Director Terrence Malick made his outstanding debut with this poetic 1973 film based on the true story of an American teenager named Charles Starkweather who went on a killing spree in the late 1950s and his girlfriend Caril Ann Fugate. The story is both a teenage romance and a road movie rolled into one and is a variation on the legend of Bonnie and Clyde and films like Jean-Luc Godard’s Breathless and the 1950 noir Gun Crazy. The film introduced the talents of a then unknown actor Martin Sheen to the world. Sheen’s character is loosely based on Starkweather and Sissy Spacek’s on Fugate. But Malick did something completely unexpected here. Instead of going down the conventional route opted by most other directors, Malick elected to make Kit an almost likable figure instead of presenting us with a full-blown psychopath.
The time is somewhere around the late 50s and Kit is a 25-yr old garbage collector who resembles James Dean. After he loses his job, he comes across a 15-yr old girl called Holly who lives with her dad, who has a job painting billboards. Kit and Holly soon fall in love but their romance is met with her dad’s disapproval. He cautions Kit to stay away from his daughter but this leads to a violent encounter that ends with Kit shooting her dad dead. They both flee after the burning the house down in order to trick the police into believing that they both have committed suicide. It doesn’t take very long for the authorities to find out that they are alive and both find themselves running from not just the police but bounty hunters as well. And Kit continues his killing spree, with random individuals falling prey to his unpredictable and uncontrollable impulse.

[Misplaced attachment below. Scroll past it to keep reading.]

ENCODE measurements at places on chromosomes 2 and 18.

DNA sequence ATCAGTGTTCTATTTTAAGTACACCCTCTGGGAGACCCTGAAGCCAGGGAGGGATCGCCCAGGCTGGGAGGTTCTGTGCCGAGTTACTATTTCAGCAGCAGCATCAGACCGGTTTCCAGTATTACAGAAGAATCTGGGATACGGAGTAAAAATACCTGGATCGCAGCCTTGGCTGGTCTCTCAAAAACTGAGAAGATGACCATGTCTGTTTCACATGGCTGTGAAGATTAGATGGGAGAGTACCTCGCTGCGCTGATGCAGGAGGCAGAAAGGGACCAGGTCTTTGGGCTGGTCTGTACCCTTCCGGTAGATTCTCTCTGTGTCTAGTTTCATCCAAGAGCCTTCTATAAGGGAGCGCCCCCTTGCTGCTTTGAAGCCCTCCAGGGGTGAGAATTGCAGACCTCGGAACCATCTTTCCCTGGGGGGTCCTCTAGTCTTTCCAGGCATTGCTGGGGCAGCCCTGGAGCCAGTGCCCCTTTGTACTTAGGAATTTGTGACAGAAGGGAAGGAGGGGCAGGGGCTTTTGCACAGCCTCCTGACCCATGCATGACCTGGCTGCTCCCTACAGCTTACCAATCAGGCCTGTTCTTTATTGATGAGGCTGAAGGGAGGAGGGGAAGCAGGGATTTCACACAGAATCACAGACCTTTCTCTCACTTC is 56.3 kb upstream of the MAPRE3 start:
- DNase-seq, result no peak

It’s evident right from the opening scene that this is not a conventional lovers-on-the-run drama. The lovely theme composed by George Tipton appears sporadically through the film and it’s the kind of tune that normally doesn’t fit a story like this but here it does, and how. The film is narrated through the eyes of Holly, and present us with two characters who behave as if they are living inside a fantasy world. I was kind of baffled and pleased at the same time at the indifferent reaction of Holly to her father’s death. I was baffled because I couldn’t believe that a young girl was behaving like that and I was oddly pleased because she wasn’t wailing and creating a big scene like how characters usually do in such situations. And like I said before, I was also surprised at the way the character of Kit was treated. He behaves like a celebrity and doesn’t seem to regret his past actions. Even the cops who arrest him are friendly with him.
I was struck by how Malick’s handling of the characters is so reminiscent of Robert Bresson’s. It’s a little hard to figure out what kind of people they are and just like Bresson, Malick challenges us to come up with our own interpretations. Despite the fact that this is his debut film, Malick directs it with the deftness of a veteran filmmaker. Many of the present generation filmmakers have been influenced by the style of Badlands but only a few have come close to replicating it. The film has many characteristics that would show up in Malick’s subsequent films, especially the voice-over narration and lyrical imagery. I am one of those people who found the shift in his style after Days of Heaven a bit difficult to digest. However, I found The Tree of Life to be quite a transcendent experience. I know many friends that are hardcore fans of Malick but I think it will take me a while to fully comprehend and get used to his present style.